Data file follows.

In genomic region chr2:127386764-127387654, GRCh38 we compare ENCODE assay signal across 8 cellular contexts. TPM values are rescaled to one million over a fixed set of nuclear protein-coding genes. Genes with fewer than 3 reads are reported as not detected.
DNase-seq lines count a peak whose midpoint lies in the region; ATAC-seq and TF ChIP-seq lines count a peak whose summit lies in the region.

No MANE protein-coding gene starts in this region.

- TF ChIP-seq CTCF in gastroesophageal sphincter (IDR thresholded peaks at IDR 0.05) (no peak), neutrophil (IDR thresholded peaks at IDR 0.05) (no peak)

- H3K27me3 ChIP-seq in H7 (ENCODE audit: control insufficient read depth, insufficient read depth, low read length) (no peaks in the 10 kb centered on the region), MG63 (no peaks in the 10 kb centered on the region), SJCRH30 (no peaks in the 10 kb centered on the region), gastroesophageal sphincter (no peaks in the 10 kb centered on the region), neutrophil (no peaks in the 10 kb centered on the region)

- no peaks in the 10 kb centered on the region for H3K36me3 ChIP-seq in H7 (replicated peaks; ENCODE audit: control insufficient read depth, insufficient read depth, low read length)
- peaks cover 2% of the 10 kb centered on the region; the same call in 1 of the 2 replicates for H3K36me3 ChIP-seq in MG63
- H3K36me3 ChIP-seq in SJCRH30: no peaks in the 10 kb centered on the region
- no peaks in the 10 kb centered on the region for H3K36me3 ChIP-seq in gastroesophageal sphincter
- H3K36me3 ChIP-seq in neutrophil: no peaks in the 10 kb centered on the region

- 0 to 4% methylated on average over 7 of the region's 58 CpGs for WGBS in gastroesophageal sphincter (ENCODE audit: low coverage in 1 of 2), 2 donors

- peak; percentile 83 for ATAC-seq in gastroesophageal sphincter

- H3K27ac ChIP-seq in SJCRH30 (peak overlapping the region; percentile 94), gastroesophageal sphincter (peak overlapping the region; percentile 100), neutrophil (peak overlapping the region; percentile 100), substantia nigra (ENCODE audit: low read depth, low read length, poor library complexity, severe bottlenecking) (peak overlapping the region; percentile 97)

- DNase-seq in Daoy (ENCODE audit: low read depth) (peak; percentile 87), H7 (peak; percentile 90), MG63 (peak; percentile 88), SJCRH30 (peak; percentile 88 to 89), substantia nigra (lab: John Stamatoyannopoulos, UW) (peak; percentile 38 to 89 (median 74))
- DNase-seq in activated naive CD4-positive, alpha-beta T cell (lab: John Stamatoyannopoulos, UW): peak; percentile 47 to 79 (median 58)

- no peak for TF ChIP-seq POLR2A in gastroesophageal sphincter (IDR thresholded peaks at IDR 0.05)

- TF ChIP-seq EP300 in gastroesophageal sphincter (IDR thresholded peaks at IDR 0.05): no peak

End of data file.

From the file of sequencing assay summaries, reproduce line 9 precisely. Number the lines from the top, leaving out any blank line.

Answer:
- no peaks in the 10 kb centered on the region for H3K36me3 ChIP-seq in gastroesophageal sphincter